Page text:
This past week has seen massive herds of buffalo on the reserve… and where there are buffalo, there are lions…
Not far from Selati Camp, a buffalo herd of a couple of hundred were in the vicinity of a waterhole. While watching them, one of our guests spotted some movement further on along the drainage line. Upon investigation, we found some lions. Excitement filled the air and we decided to wait and see what would happen…
In a situation where lions follow these big herds of buffalo, the scenario that comes to mind is lion kill, but this is not always the case. Lions are good hunters and can be successful in hunting buffalos, but buffalos won’t go down without a fight, especially in big herds like this with lions trying to stay undetected until they are sure they are all ready to try to hunt. As we were watching the buffalo getting closer to the pride of lions, one cub was determined and brave enough to get into a stalking position and suddenly, she started chasing. The older females, noticing that the cub is chasing alone, joined in to not only protect but possibly find an opportunity for a kill. The buffalo ran but regrouped and turned back quicker than the lions would have anticipated and chased the lions away.
After their failed hunt, the Styx Pride were still in search of a meal, moving from open area to open area. Lions are the only truly social cats. Their social structure is matriarchal, with groups being formed and based on close bonds between females. Males will fight for the right to oversee a territory and have rights to females. Females tend to stay with their natal pride but could disperse with brothers who are evicted at around three years old.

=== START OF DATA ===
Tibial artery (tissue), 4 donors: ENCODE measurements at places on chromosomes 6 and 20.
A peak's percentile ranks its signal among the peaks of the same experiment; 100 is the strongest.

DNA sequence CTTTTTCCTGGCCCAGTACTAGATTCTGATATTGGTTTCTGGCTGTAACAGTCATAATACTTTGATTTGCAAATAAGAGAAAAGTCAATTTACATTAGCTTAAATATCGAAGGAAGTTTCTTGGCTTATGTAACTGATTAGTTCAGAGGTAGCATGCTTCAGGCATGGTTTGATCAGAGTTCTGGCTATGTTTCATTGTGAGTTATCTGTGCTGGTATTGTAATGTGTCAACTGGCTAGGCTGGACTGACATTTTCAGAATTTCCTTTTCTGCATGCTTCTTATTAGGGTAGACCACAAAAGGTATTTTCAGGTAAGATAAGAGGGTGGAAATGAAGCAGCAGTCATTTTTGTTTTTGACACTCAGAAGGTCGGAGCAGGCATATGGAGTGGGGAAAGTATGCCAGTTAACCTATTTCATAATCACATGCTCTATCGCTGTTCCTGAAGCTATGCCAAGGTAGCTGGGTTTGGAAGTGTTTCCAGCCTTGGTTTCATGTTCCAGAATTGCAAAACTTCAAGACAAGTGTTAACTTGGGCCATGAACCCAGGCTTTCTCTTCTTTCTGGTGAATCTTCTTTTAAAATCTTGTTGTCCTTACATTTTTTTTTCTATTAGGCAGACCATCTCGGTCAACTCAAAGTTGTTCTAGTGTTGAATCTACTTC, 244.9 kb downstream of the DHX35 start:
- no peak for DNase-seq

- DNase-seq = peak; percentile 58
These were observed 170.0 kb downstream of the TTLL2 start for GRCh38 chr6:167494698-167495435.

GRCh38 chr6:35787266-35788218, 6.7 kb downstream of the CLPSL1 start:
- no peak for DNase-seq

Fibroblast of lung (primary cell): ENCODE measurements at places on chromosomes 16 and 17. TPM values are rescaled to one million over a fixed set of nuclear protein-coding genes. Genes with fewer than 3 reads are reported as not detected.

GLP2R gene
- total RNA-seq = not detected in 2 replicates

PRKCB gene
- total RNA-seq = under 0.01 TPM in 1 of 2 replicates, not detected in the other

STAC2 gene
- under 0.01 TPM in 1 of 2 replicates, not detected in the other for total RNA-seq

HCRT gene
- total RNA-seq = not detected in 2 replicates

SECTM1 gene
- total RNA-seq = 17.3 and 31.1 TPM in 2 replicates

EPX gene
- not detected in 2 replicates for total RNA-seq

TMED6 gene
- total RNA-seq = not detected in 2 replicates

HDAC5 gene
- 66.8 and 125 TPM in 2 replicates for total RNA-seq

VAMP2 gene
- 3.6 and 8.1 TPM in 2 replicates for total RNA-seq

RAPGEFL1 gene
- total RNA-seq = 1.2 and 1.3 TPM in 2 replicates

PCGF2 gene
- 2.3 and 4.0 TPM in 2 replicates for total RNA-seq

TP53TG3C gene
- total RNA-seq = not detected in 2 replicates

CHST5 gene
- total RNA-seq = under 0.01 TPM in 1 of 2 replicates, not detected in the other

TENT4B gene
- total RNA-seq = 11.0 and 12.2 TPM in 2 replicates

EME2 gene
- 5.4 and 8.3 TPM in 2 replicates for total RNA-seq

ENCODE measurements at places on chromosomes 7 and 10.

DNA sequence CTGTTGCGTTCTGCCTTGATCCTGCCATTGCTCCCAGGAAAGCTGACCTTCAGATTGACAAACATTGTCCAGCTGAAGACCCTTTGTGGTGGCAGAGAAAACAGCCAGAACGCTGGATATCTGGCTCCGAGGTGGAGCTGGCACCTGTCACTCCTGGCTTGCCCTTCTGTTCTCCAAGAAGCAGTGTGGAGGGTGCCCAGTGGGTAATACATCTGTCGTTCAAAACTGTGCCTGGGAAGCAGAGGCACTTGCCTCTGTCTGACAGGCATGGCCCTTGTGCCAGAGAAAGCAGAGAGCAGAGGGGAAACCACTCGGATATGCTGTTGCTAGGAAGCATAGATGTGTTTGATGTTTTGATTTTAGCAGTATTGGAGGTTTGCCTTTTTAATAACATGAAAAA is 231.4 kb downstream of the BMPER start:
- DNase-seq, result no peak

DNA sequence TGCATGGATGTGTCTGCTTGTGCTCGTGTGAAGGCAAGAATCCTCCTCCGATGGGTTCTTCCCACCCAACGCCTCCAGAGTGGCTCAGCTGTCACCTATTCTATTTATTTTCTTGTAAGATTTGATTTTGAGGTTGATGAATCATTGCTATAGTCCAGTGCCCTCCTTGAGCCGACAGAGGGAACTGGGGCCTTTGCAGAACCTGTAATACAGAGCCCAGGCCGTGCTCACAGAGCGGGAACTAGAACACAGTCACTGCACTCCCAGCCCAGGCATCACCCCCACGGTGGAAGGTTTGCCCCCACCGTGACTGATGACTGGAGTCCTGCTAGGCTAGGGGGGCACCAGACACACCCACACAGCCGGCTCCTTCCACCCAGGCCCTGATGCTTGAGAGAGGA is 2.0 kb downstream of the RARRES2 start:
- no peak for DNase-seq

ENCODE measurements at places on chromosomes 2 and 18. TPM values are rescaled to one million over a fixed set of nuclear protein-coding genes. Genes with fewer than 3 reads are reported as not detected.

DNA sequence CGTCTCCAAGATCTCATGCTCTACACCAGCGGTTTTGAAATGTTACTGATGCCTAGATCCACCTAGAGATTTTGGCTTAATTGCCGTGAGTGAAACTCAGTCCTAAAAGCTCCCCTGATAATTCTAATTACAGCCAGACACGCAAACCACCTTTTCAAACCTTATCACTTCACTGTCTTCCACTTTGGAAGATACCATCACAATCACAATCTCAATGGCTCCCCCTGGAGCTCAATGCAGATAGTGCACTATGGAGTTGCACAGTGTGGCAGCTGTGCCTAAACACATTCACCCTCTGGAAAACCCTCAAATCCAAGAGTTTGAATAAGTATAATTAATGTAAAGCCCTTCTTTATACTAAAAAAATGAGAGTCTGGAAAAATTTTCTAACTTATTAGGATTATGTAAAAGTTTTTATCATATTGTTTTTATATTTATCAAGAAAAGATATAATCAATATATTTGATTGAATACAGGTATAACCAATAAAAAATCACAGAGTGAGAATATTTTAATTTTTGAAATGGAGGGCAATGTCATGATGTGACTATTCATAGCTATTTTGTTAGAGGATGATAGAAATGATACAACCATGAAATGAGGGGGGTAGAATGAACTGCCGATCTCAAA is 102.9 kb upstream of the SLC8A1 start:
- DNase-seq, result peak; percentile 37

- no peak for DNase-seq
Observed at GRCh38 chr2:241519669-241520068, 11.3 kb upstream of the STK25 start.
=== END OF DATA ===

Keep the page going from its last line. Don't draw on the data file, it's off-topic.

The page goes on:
We woke up at Selati Camp one morning to the sound of lions roaring – or so we thought. Ronald was busy with wake-up calls when three male lions appeared from nowhere, so he quickly made his way to the safety of the main lodge area. The lions didn’t seem to be bothered with his presence as they were focused on fighting with another male. All the sounds we had heard were from these lions, within the lodge grounds. We then noticed the Styx Pride lionesses lying in front of camp.
Hearing these lions roar very close to the camp was amazing! Male lions roar for different reasons but mostly to assert their dominance over other males in the area. We could not get a clear ID on the males but assumed they might have been the N’waswishaka males chasing another male who came too close to the Styx Pride.
In situations like this, male lions will always try to protect their prides and not tolerate any other males in their territory. It was incredible watching them as they ran past camp but were not able to locate them again as they continued to chase the intruder. The rest of the Styx Pride were later seen at the waterhole in front of Selati Camp, with all members accounted for, but visibly unsettled, alert and weary of their surroundings.
The Mhangeni Pride had spent a couple of days resting close to a waterhole, with full bellies. They then became active as they began grooming, stretching, and drinking water. Lions have protracted claws that are sheathed when relaxed. When tendons are flexed, the claws are exposed. Scratching on trees will help keep claws sharp and in good condition. It also helps to stretch tendons that are used to flex the claws.
Tracks for the Mhangeni Pride were seen not too far from the Gijima males, with the pride also showing interest in the large of herd of buffalo moving through the reserve. The pride was eventually found sleeping and once the sun set, started getting active again and on the trail of the buffalo.